Facebook has confirmed that it actually uses phone numbers that users provided for security reasons to also target them with ads.
Specifically a phone number delivered for two-factor authentication (2FA) – a security technique that adds a second layer of authentication to help keep accounts secure.
The Facebook confession follows a story that Gizmodo published yesterday, related to the research work carried out by academics from two American universities who conducted a study in which they say they could demonstrate that the company uses pieces of personal information that people did not explicitly provide, however, orients them with advertisements.
While it has been, if not clear, at least evident – for a number of years that Facebook uses the contact data of people who never provided their information personally for advertising targeting purposes ( collection of personal data of other people, like other users) the mobile phone contact books that the Facebook application loads), the revelation that the numbers provided to Facebook by users in good faith, for the purpose of 2FA, also is, in his opinion, a fair game for the ads has not been so explicitly confessed before.
A few months ago, Facebook said that users who received spam with Facebook notifications to the number they provided for 2FA were wrong. "The last thing we want is for people to avoid useful security features because they fear receiving unrelated notifications," Alex Stamos, then CSO of Facebook, wrote in a blog post.
Apparently, I was not going to mention the relevant thing. Besides, I'm happy to reuse the same security feature for ad targeting.
Because $$$ s, presumably.
We ask Facebook to confirm that this is really what it is doing, to be doubly doubly sure. Because, srsly wtaf. And he sent us a statement confirming that he reuses the digits delivered by people who want to secure their accounts to focus on marketing.
Here is the statement, attributed to a Facebook spokesperson: "We use the information that people provide to provide a better, more personalized experience on Facebook, including ads. We understand how we use the information we collect, including information on Contact that people upload or add to their own accounts You can manage and delete contact information that has been uploaded at any time. "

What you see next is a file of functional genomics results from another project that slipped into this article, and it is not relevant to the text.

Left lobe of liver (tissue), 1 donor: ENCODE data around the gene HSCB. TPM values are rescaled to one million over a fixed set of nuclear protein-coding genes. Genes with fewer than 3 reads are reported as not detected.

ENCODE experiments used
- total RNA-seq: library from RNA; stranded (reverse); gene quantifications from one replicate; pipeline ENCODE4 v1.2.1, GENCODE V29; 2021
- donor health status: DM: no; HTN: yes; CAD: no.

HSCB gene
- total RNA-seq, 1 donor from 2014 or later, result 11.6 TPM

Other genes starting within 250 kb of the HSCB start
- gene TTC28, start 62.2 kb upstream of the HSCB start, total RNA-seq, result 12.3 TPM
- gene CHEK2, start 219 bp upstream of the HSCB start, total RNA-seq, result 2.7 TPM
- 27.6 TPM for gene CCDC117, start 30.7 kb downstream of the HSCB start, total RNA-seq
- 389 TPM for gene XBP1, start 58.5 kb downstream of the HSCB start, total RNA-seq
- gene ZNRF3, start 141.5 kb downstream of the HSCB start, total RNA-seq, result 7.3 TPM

A spokesperson also told us that users can choose not to rethink their security digits by not using the 2FA phone number. (However, the company only added the ability to do 2FA without a mobile phone in May, so before everyone had no luck)
On the front of & # 39; hidden profiles & # 39; – Also known as Facebook, maintaining non-user profiles based on the data it has been able to obtain from users and other data sources, the company has also been less than transparent.
Founder Mark Zuckerberg feigned confusion when asked about the practice of US lawmakers earlier this year – stating that he only collects data on non-users for "security reasons."
It seems that Facebook is also using the (valid) security concerns of real users to expand their ability to target people with ads, using the numbers provided for 2FA should also carry out ad targeting.
It's safe to say that criticism of the company has been quick and sharp.
Soon, Facebook will also use technology behind the scenes means point ads to WhatsApp users, even though it also provides a secure encrypted security wrap around your real messages.
Stamos, now the former CSO of Facebook, has also defended his actions on that front.